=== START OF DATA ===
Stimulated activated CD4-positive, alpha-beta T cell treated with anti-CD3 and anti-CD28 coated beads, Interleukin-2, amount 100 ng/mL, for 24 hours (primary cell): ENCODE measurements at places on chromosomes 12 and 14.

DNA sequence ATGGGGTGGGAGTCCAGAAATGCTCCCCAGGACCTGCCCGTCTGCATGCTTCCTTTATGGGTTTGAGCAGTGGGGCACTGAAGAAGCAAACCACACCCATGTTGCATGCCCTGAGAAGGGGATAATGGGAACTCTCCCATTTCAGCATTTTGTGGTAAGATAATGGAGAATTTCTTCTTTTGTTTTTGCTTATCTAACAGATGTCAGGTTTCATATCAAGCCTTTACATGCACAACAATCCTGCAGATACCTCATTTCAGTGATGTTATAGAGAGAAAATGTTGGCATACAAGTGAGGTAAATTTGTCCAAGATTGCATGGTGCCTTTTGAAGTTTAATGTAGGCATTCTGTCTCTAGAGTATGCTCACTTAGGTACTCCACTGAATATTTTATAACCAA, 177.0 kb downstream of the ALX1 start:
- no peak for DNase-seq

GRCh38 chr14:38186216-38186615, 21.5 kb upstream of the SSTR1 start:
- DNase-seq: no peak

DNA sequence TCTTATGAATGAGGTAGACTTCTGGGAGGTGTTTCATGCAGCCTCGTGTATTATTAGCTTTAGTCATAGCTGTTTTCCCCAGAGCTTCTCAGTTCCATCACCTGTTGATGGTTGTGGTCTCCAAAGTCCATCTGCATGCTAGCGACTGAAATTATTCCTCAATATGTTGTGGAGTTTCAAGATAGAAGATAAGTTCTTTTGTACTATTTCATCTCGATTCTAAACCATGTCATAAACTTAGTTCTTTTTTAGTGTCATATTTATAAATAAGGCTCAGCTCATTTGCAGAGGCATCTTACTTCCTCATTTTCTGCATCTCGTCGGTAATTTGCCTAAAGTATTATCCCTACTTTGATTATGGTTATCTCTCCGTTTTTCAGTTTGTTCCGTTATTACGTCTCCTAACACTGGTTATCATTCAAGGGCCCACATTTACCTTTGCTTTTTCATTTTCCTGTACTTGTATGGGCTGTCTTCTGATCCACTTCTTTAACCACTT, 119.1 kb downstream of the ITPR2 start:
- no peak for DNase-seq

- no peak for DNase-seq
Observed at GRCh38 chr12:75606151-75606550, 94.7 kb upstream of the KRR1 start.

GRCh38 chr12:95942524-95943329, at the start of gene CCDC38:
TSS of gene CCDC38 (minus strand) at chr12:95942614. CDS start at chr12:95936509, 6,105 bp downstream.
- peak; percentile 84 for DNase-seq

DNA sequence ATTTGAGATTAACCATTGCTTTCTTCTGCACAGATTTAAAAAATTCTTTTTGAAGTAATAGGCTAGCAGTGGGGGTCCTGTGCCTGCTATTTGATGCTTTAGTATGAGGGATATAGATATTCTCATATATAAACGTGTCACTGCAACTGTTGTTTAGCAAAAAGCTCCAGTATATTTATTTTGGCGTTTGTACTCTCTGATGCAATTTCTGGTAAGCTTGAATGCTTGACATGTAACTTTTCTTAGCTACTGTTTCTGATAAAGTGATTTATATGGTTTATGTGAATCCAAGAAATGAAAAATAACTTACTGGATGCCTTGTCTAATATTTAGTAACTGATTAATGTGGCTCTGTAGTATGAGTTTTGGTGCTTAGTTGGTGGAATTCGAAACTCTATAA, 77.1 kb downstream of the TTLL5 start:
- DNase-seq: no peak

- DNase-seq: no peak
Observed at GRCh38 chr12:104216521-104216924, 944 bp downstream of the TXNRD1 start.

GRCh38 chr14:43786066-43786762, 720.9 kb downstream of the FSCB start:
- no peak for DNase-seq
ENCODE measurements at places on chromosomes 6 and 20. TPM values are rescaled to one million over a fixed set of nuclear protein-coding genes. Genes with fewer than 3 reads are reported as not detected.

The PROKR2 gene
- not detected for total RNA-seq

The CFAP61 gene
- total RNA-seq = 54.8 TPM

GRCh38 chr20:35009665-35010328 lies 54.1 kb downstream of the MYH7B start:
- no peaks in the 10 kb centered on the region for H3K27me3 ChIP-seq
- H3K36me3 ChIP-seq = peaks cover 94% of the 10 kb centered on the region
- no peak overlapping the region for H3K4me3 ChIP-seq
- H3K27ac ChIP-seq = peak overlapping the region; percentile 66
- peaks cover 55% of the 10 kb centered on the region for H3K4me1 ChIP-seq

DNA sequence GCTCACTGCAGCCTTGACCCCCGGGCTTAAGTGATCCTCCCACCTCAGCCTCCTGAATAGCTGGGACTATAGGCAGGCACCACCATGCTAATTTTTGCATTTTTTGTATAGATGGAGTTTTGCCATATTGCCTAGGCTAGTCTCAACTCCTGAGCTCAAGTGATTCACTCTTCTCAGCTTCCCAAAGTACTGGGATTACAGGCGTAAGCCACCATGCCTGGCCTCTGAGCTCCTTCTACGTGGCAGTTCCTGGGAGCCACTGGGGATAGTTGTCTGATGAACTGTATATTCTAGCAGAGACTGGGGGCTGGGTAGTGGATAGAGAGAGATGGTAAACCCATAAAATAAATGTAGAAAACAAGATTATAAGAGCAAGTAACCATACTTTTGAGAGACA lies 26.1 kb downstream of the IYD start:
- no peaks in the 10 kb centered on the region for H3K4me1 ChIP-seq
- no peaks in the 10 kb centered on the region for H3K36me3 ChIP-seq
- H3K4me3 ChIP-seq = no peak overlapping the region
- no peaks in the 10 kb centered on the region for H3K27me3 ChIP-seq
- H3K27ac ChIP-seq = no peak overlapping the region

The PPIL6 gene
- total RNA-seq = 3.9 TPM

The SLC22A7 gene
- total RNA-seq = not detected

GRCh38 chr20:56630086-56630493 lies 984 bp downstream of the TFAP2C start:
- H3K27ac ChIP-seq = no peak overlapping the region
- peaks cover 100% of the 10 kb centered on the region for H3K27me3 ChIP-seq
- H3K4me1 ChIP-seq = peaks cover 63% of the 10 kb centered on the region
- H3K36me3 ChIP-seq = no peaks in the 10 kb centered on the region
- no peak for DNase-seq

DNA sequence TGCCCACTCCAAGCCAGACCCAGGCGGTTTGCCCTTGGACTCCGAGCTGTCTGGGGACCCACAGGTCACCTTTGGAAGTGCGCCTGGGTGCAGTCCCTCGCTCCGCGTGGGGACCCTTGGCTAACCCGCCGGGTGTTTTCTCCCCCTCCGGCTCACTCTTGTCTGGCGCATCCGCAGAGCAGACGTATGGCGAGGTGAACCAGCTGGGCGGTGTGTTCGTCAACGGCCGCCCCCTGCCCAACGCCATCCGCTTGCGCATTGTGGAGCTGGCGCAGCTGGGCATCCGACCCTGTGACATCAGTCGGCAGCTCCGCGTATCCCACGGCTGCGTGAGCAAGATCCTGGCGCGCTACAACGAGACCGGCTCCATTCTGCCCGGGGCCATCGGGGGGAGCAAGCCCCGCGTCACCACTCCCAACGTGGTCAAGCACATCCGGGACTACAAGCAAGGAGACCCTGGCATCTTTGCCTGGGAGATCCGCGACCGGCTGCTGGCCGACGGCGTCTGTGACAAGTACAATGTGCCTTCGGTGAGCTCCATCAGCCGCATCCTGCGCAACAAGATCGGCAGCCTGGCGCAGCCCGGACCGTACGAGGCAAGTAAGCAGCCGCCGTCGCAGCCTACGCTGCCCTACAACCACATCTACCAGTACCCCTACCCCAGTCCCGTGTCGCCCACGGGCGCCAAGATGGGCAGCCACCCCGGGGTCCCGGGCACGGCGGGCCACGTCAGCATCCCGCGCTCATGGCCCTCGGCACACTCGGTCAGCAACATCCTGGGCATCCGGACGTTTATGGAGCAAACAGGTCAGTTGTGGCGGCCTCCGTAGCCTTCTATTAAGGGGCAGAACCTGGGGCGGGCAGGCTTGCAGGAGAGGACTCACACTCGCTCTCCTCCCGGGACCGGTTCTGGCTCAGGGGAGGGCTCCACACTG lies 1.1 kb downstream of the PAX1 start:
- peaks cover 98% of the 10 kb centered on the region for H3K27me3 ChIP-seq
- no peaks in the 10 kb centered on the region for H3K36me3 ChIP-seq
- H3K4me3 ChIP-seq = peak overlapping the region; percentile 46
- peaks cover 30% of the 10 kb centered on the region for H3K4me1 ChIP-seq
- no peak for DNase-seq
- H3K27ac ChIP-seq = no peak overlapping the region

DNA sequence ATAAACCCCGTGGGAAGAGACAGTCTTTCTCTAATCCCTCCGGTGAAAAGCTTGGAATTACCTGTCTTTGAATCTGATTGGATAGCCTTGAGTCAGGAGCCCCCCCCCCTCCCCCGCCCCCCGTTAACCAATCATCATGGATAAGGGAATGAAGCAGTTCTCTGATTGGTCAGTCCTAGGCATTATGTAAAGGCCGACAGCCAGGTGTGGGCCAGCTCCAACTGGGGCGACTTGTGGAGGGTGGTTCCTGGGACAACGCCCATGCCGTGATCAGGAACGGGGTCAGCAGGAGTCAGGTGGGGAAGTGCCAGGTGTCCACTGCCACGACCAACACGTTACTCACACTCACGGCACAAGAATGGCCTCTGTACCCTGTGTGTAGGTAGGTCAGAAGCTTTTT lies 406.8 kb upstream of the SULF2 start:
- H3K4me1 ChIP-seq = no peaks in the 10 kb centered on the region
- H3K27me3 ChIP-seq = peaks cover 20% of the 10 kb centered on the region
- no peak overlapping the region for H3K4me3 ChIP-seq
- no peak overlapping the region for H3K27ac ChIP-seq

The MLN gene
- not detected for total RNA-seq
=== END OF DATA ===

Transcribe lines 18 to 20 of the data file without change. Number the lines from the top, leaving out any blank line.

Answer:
- no peak for DNase-seq
ENCODE measurements at places on chromosomes 6 and 20. TPM values are rescaled to one million over a fixed set of nuclear protein-coding genes. Genes with fewer than 3 reads are reported as not detected.

The PROKR2 gene